National Eating Disorders Association
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Understanding Eating Disorders

In the world of public health prevention, we have an idea called “strategic science.” Basically, the idea is that when we set out to design a new study, we ought to be thinking about how the study findings could be used by policymakers and communities to make change happen to benefit people – real people, like you or your children, your friends and neighbors, or the people in a neighborhood across town. It’s a simple idea, but it demands a pretty radical departure from the more typical way that study ideas get out of the gate.

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Our family has a son with an eating disorder. He’s had it since the age of three, and his condition has not really changed. We found out by accident that he had a food allergy to peanuts (and tree nuts), which happened even earlier than the eating disorder. Certainly, having a food allergy makes the cautiousness around foods - especially "new foods" - even more present. 

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Many people don’t realize that living as a disabled person can be especially difficult, not because of the disability itself, but because abled individuals discriminate against us. Although I often like to forget I have cerebral palsy and live life like any other person, abled people have tried to place limitations on me due to my disability.

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“Monthly Matters with Melody” is a monthly advice column by Dr. Melody Moore, a clinical psychologist, yoga instructor and the founder of the Embody Love Movement Foundation. Her foundation is a non-profit whose mission is to empower girls and women to celebrate their inner beauty, commit to kindness and contribute to meaningful change in the world. Dr. Moore is a social entrepreneur who trains facilitators on how to teach programs to prevent negative body image and remind girls and women of their inherent worth.

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Substance abuse problems may begin before or during an eating disorder, or even after recovery. Those struggling with co-occurring substance use and disordered eating should speak with a trained professional who can understand, diagnose, and treat both substance use disorders and eating disorders.

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Although not formally recognized in the Diagnostic and Statistical Manual, awareness of orthorexia among the general public and within the eating disorder community is on the rise. The word “orthorexia” was coined in 1998 and means an obsession with proper or “healthful” eating. Although being aware of and concerned with the nutritional quality of the food you eat isn’t a problem in and of itself, people with orthorexia become so fixated on so-called “healthy eating” that they actually damage their own well-being.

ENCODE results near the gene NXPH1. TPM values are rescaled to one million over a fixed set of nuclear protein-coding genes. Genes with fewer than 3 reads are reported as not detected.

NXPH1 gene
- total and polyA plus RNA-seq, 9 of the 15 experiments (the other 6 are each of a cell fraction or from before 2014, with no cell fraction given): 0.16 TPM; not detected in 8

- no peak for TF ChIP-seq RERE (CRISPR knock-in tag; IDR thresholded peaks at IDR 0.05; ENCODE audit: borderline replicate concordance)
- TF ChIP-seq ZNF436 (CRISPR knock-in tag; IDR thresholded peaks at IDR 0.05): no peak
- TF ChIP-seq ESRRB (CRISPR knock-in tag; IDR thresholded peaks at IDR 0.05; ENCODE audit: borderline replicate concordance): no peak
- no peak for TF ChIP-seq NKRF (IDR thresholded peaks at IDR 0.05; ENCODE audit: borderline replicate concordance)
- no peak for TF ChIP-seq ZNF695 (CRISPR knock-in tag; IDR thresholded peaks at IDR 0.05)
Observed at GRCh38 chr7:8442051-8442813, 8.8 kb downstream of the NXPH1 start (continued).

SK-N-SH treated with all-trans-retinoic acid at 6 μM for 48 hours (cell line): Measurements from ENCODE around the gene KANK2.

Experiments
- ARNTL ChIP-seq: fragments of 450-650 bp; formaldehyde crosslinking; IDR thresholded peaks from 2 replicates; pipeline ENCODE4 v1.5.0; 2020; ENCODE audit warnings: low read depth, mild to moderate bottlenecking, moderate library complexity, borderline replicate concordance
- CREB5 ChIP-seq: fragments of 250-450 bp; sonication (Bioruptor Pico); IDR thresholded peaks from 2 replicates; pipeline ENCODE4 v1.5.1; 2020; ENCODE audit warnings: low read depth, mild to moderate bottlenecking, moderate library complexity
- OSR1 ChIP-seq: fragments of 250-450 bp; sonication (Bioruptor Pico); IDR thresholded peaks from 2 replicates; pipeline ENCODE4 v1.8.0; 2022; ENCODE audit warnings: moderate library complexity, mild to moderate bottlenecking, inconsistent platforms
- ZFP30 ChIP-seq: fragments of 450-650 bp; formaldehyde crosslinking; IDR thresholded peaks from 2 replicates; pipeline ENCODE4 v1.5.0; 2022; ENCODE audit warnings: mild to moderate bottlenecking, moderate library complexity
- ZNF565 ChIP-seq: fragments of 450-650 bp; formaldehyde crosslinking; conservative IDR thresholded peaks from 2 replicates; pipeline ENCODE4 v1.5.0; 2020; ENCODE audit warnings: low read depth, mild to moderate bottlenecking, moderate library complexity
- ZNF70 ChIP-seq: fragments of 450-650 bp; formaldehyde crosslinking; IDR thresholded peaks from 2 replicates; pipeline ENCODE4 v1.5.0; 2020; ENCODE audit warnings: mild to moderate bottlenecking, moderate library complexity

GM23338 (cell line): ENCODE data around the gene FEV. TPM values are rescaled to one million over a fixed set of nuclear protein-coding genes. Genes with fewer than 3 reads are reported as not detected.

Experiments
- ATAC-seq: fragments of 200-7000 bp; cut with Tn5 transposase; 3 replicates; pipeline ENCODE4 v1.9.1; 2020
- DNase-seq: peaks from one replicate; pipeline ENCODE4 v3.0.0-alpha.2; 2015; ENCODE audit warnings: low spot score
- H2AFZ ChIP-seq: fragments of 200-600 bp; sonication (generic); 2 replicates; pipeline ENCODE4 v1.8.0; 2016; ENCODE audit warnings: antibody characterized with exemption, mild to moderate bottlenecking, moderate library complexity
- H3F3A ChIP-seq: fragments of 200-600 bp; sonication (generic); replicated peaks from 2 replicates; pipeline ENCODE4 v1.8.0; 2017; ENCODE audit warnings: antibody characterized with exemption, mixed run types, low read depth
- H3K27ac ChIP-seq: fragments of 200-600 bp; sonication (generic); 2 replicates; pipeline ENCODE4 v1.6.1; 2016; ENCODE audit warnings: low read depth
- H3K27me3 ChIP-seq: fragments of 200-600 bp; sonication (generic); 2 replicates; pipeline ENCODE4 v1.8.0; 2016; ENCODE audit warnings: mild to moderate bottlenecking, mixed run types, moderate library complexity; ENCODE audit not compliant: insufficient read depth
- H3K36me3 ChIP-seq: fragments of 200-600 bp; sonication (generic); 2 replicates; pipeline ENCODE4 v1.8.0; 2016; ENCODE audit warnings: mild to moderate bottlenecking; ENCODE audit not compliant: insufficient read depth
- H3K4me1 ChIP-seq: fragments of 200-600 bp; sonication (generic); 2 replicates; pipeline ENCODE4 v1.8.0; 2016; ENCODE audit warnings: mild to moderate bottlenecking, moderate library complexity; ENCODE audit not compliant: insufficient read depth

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In a society so obsessed with health, when does striving to be “healthy” become dangerous? When does it turn into a problem? Many people are familiar with the more commonly known eating disorders - anorexia nervosa, bulimia nervosa, and binge eating disorder, but most people don’t know about another serious eating disorder: orthorexia nervosa. Orthorexia, while not yet an official diagnosis in the DSM-5, is a life-threatening problem that requires treatment.

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Eating disorders are surrounded by myths, stereotypes, and stigma, which can make talking about them feel like a challenge. One in 10 Americans will struggle with an eating disorder at some point in their lives. Yet despite their prevalence, those affected often experience deep feelings of isolation. Friends and loved ones can feel lost and unsure about how to help. 

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The chance for recovery increases the earlier an eating disorder is detected. Therefore, it is important to be aware of some of the warning signs of an eating disorder. 

An individual with an eating disorder generally won’t have all of these signs and symptoms at once, and warning signs and symptoms vary across eating disorders, so this isn’t intended as a checklist. Rather, it is intended as a general overview of the types of behaviors that may indicate an eating disorder. If you have any concerns about yourself or a loved one, please seek additional medical help.

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Traumatic events are events that cause psychological, physical and/or emotional pain or harm.  

Traumatic events, especially those involving violence between people, have been found to be significant risk factors for the development of a variety of psychiatric disorders, including eating disorders—particularly those involving bulimic symptoms, such as binge eating and purging. 

Stress, Trauma and Coping

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